Background/aim: To examine the proportions of 40 bacterial species in samples from 8 oral soft tissue surfaces and saliva in systemically healthy adult subjects and to compare these microbiotas with those of supra- and subgingival plaque.
Methods: Microbial samples were taken from 8 oral soft tissue surfaces of 225 systemically healthy subjects using a "buccal brush". Saliva was taken by expectoration. Forty-four of these subjects provided additional supra- and subgingival plaque samples. Samples were individually evaluated for their content of 40 bacterial species using checkerboard DNA-DNA hybridization. The percentage of total DNA probe count was determined for each species, at each sample location and averaged across subjects. The significance of differences among the proportions of the 40 test species at different sample locations was sought in the 225 and 44 subjects separately using the Quade test and adjusted for multiple comparisons. Cluster analysis was performed using the proportions of the 40 species at the different sample locations using the minimum similarity coefficient and an average unweighted linkage sort. The proportions of each species were averaged across subjects in the resulting cluster groups and the significance of differences was tested using the t-test and ANOVA.
Results: Microbial profiles differed markedly among sample locations in the 225 subjects, with 34 of 40 species differing significantly. Proportions of Veillonella parvula and Prevotella melaninogenica were higher in saliva and on the lateral and dorsal surfaces of the tongue, while Streptococcus mitis and S. oralis were in significantly lower proportions in saliva and on the tongue dorsum. Cluster analysis resulted in the formation of 2 clusters with >85% similarity. Cluster 1 comprised saliva, lateral and dorsal tongue surfaces, while Cluster 2 comprised the remaining soft tissue locations. V. parvula, P. melaninogenica, Eikenella corrodens, Neisseria mucosa, Actinomyces odontolyticus, Fusobacterium periodonticum, F. nucleatum ss vincentii and Porphyromonas gingivalis were in significantly higher proportions in Cluster 1 and S. mitis, S. oralis and S. noxia were significantly higher in Cluster 2. These findings were confirmed using data from the 44 subjects providing plaque samples. The microbial profiles of supra- and subgingival plaque differed from the other sample locations, particularly in the increased proportions of the Actinomyces species. Species of different genera exhibited different proportions on the various intraoral surfaces, but even within the genus Streptococcus, there were differences in colonization patterns. S. oralis, S. mitis and S. constellatus colonized the soft tissues and saliva in higher proportions than the samples from the teeth, while the other 4 streptococcal species examined colonized the dental surfaces in proportions comparable to the soft tissue locations and saliva.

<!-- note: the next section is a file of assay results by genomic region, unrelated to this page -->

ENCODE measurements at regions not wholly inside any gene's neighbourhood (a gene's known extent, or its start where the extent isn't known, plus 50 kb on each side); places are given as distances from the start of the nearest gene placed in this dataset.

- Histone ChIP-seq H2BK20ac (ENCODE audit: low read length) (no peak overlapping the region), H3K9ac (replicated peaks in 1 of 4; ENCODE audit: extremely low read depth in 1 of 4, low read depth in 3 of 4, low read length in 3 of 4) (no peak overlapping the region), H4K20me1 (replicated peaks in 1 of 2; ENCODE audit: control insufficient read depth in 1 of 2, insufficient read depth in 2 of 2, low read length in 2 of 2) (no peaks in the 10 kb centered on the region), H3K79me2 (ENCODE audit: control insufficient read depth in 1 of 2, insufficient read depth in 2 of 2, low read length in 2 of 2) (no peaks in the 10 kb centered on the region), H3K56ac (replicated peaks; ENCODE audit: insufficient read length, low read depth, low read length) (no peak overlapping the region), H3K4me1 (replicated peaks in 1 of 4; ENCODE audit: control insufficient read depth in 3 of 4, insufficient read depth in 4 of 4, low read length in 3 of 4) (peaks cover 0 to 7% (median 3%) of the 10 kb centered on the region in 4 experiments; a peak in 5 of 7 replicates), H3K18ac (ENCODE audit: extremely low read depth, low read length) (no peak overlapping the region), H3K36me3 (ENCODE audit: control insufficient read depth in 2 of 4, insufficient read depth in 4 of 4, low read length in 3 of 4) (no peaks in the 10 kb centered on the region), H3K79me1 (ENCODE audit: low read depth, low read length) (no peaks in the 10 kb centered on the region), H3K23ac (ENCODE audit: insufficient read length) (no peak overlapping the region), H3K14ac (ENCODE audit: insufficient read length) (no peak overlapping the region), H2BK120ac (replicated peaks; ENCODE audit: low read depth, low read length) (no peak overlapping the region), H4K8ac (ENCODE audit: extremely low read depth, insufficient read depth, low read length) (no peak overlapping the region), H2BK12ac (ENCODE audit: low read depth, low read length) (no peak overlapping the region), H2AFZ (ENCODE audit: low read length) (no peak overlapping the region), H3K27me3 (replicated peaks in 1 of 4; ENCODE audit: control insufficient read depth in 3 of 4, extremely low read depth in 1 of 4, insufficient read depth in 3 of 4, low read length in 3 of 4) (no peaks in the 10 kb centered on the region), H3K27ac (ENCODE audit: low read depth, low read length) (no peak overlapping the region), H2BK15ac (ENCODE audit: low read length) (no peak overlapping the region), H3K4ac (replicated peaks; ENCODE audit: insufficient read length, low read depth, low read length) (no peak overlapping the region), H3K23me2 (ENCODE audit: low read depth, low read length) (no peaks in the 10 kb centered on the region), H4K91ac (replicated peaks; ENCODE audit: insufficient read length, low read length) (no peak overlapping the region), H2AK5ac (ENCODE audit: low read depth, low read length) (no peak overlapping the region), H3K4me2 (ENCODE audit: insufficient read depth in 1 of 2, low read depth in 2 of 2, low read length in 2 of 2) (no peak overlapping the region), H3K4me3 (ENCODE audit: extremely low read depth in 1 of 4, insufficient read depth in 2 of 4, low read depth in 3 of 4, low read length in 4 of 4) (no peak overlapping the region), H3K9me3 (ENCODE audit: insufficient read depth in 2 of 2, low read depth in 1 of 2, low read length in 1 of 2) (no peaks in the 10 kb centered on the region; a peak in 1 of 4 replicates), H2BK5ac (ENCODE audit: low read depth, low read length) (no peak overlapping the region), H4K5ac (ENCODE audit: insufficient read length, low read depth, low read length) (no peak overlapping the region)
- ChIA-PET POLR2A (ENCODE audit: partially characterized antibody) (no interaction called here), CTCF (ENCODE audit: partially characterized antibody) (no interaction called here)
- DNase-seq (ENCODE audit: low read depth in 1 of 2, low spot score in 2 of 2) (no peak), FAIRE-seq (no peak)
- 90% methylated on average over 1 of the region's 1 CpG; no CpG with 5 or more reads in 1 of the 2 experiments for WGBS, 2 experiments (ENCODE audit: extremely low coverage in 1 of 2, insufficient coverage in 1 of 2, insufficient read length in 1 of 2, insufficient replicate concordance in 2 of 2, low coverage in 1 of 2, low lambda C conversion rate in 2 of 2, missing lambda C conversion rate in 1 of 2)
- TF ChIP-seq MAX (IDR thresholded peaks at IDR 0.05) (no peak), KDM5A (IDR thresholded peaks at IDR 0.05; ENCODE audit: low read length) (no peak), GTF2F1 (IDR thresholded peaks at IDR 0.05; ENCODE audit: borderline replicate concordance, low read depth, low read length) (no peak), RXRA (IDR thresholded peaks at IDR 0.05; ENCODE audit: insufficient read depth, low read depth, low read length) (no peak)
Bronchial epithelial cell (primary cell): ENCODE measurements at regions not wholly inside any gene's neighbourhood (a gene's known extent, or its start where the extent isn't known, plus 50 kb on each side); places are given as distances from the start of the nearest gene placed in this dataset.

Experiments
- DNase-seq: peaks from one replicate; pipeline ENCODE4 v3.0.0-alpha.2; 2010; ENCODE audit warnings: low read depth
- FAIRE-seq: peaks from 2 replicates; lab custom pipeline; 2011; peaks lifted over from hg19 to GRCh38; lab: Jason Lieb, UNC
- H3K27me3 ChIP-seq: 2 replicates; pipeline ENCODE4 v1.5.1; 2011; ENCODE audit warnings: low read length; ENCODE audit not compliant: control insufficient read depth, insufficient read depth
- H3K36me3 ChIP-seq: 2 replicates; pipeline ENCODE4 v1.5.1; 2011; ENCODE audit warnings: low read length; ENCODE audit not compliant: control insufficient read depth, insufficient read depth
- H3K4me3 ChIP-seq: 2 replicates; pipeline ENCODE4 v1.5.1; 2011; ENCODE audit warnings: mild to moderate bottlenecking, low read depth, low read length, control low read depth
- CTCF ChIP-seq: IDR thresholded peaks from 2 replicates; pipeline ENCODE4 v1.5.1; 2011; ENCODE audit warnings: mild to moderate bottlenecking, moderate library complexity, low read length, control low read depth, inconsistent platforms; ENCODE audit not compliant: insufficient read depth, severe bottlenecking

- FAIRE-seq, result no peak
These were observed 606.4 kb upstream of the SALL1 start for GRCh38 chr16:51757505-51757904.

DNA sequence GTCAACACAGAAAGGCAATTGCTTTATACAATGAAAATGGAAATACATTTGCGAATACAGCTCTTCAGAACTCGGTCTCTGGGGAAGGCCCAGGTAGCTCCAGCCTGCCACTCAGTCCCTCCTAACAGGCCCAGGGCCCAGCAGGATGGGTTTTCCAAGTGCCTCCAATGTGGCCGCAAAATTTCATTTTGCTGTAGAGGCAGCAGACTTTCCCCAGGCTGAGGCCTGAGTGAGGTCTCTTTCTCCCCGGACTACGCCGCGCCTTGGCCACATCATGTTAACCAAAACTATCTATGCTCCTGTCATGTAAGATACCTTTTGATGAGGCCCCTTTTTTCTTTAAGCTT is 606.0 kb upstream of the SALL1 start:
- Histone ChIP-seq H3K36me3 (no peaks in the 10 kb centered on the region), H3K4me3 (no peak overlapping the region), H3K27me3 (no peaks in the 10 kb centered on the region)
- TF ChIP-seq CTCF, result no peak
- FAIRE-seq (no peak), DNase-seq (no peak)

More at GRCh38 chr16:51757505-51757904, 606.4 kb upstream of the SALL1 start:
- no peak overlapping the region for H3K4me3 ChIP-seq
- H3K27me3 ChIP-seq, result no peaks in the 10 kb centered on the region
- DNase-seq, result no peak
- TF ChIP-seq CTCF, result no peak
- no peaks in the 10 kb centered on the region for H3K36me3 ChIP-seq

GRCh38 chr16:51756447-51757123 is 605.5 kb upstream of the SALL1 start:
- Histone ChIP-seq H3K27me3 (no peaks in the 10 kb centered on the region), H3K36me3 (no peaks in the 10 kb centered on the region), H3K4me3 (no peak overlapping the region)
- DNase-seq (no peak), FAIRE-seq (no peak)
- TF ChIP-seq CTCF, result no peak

Conclusions: Proportions of bacterial species differed markedly on different intraoral surfaces. The microbiota of saliva was most similar to that of the dorsal and lateral surfaces of the tongue. The microbiotas of the soft tissues resembled each other more than the microbiotas that colonized the teeth both above and below the gingival margin.